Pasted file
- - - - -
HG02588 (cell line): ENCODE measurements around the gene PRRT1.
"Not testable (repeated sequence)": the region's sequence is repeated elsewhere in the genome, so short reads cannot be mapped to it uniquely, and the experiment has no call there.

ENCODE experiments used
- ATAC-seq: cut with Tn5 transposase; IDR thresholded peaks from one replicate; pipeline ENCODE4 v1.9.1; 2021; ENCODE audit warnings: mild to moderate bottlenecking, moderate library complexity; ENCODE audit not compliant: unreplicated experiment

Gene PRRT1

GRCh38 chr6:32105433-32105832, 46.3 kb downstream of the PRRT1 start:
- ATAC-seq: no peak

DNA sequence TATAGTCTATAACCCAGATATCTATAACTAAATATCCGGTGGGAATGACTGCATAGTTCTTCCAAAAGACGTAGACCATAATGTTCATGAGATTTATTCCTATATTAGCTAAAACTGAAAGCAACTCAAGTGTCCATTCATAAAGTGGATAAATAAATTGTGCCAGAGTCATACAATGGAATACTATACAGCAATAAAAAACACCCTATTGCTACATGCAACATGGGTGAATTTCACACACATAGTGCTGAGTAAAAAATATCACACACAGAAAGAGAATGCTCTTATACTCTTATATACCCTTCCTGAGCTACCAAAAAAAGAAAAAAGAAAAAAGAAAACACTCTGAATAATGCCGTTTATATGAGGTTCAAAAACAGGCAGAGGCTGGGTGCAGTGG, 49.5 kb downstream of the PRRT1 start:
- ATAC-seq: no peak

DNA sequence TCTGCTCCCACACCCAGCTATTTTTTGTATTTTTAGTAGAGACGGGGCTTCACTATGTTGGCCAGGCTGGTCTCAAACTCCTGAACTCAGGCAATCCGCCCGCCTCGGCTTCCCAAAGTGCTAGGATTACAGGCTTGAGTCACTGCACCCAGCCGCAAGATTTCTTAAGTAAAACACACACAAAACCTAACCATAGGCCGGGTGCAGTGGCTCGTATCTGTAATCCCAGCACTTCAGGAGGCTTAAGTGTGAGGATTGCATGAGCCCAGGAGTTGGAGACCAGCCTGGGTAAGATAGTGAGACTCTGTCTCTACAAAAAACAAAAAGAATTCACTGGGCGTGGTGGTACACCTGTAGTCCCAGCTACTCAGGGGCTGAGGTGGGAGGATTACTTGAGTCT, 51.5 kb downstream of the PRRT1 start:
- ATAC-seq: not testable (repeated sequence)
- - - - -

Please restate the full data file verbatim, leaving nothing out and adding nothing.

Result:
HG02588 (cell line): ENCODE measurements around the gene PRRT1.
"Not testable (repeated sequence)": the region's sequence is repeated elsewhere in the genome, so short reads cannot be mapped to it uniquely, and the experiment has no call there.

ENCODE experiments used
- ATAC-seq: cut with Tn5 transposase; IDR thresholded peaks from one replicate; pipeline ENCODE4 v1.9.1; 2021; ENCODE audit warnings: mild to moderate bottlenecking, moderate library complexity; ENCODE audit not compliant: unreplicated experiment

Gene PRRT1

GRCh38 chr6:32105433-32105832, 46.3 kb downstream of the PRRT1 start:
- ATAC-seq: no peak

DNA sequence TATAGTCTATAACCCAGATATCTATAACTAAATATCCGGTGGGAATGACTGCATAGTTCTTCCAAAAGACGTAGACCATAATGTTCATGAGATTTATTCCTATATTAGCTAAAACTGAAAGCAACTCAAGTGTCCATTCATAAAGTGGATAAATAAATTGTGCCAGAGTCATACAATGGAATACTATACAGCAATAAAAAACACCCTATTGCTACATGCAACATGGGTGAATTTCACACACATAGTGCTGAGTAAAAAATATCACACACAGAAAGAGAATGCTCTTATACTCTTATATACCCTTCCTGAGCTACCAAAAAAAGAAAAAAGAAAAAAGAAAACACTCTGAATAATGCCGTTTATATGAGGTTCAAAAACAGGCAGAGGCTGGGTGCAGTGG, 49.5 kb downstream of the PRRT1 start:
- ATAC-seq: no peak

DNA sequence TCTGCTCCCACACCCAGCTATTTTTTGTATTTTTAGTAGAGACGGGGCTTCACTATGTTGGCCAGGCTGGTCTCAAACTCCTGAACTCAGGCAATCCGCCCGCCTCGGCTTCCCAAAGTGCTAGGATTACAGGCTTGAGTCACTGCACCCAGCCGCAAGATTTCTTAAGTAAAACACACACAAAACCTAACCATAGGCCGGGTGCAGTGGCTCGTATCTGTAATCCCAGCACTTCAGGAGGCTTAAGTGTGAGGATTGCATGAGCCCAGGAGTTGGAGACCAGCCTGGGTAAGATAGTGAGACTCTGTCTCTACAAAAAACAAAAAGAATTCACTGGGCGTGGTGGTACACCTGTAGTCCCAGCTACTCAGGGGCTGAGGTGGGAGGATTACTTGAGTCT, 51.5 kb downstream of the PRRT1 start:
- ATAC-seq: not testable (repeated sequence)